County prosecutors stress that child prostitutes are to be treated as victims, not delinquents.
County prosecutors from across the metro said Friday they are overhauling their policies to ensure that juvenile prostitutes are treated as crime victims instead of criminals, even as some regions of the state see an uptick in teen prostitution cases.
"We need to do the right thing as it relates to children who are victims of prostitution," said Ramsey County Attorney John Choi, who was joined at a news conference by prosecutors, police chiefs and victim advocates from across the Twin Cities. "I believe we should be doing everything we can to get them out of the system, and never come back again."
The revised policies and procedures give prosecutors new clarity and unity in direction, Choi said, because state law is contradictory in defining children involved in prostitution both as delinquents and victims of sex trafficking.
"I believe that will lead to better outcomes," Choi said. In Ramsey County, cases will be referred to the Runaway Intervention Program or child protection, he said.
"These kids are 14 going on 43 sometimes," said Pete Orput, Washington County attorney. "It's important to send them the message that they're going to be treated as crime victims."
Dakota County Attorney James Backstrom, a national leader in the field of juvenile justice issues, said protecting children is one of the most important tasks for prosecutors.
"In many ways, it's reached epidemic levels," aided by the Internet and social network websites, he said. Victim advocates say when online ads selling sex tout "fresh" and "innocent," what they mean is underage.
Average starting age: 13
A recent study by the independent research company Schapiro Group and the Women's Funding Network identified Minnesota as an "at risk" state for teen prostitution. From February to August last year, there was a 55 percent increase in girls identified as being involved in sex trafficking (from 80 to 124), and a 65 percent increase in girls trafficked through ads on the Internet (from 68 to 112), the most among three key states that were studied.
Joy Friedman, a case worker for Breaking Free, a St. Paul-based outreach and recovery group for prostituted women and girls, said the average age that a girl enters prostitution is 13. More and more, she said, she is seeing girls recruited by other juveniles. "We had an 11-year-old who was recruited by a 12-year-old," she said.
Terry Forleti, another case worker, said she has seen a dramatic increase in the past 90 days in the number of calls to Breaking Free from high school counselors, particularly at the alternative high schools, about girls who exhibit the hallmarks of prostitution. Those signs could include a homeless girl with new, expensive clothes or a girl with bruises, likely from her pimp.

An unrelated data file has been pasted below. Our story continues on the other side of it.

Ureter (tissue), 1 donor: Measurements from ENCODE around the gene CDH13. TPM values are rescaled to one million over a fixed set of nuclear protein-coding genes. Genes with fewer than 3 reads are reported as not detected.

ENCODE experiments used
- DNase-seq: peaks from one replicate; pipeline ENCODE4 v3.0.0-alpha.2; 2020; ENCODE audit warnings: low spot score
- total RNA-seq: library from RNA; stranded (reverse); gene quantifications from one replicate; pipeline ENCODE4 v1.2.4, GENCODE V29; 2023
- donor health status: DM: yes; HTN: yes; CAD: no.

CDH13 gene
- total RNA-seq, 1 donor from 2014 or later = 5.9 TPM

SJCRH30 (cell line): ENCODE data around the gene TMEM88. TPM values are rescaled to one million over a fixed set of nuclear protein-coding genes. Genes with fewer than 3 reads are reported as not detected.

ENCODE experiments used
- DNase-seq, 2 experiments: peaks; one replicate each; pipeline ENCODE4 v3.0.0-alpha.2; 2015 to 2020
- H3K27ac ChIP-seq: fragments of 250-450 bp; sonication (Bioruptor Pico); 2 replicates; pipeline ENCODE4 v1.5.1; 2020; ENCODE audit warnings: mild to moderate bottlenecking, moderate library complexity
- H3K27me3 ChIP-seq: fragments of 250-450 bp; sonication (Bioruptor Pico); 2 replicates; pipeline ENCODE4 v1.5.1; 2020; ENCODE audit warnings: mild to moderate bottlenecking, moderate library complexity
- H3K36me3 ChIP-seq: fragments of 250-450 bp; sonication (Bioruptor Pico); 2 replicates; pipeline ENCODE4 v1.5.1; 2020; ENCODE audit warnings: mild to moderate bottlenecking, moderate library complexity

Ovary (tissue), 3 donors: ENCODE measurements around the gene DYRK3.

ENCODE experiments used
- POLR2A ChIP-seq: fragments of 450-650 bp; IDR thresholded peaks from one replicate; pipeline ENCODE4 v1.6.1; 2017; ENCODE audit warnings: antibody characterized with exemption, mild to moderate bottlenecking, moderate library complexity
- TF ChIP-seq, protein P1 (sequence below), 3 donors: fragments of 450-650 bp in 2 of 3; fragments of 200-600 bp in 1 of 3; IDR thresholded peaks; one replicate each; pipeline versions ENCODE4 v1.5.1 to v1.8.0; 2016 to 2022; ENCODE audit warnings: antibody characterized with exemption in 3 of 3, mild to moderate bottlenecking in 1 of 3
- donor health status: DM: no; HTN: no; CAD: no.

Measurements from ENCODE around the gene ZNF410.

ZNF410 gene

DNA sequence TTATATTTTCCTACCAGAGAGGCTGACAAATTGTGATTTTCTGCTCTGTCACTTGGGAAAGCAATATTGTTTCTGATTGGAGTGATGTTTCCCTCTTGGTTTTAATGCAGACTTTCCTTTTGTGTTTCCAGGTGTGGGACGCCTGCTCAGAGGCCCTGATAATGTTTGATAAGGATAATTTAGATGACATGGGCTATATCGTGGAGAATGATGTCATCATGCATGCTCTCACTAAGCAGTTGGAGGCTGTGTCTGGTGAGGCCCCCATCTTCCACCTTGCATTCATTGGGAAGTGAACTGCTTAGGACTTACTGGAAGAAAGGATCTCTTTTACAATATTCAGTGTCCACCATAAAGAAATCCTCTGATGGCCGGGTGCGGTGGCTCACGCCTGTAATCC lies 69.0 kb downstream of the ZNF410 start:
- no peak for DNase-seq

Three women, survivors of prostitution, spoke at Friday's news conference, including Heather, 31, who said she got involved in prostitution at age 15.
"It's not about criminal activity," she said. "It's about being a victim. If I had known 15 years ago that there was someplace like Breaking Free," she said, trailing off as she cried. "I'm no longer a victim of prostitution. I'm free."
'No geographic boundaries'
Choi said he hopes that getting the word out about the new procedures will help other juveniles come forward to get help without fear of being thrown into the criminal justice system.
Gene Polyak, a St. Paul police commander, said his department's focus is on the johns who seek out prostitutes. The department's website posts their photos, and runs the "john school," which educates them about the effect prostitution has on victims.
"There's no geographic boundaries to this problem," said Woodbury Police Chief Lee Vague, who sends his officers to St. Paul for training. Sting operations are routine in his city.
Backstrom, Orput and others said the new approach doesn't mean an easing in prosecution for crimes related to teen prostitution. In fact, targeting pimps and those who solicit teen prostitutes has taken on new urgency as prostitution has shifted from the inner city to suburban hotels, strip malls and appointments at private homes made over the Internet.
"In the last 10 years, Dakota County alone has prosecuted 13 adult offenders and one older juvenile who were involved in forcing children into prostitution," Backstrom said. "Those crimes will be prosecuted aggressively as we go forward."
Said Orput, "I think for a long time a lot of us thought prostitution only occurred in Minneapolis and St. Paul. I'm sorry to say, but I think we can acknowledge it's a statewide problem, particularly in our suburbs."
Pat Pheifer • 612-741-4992 Jim Anderson • 651-735-0999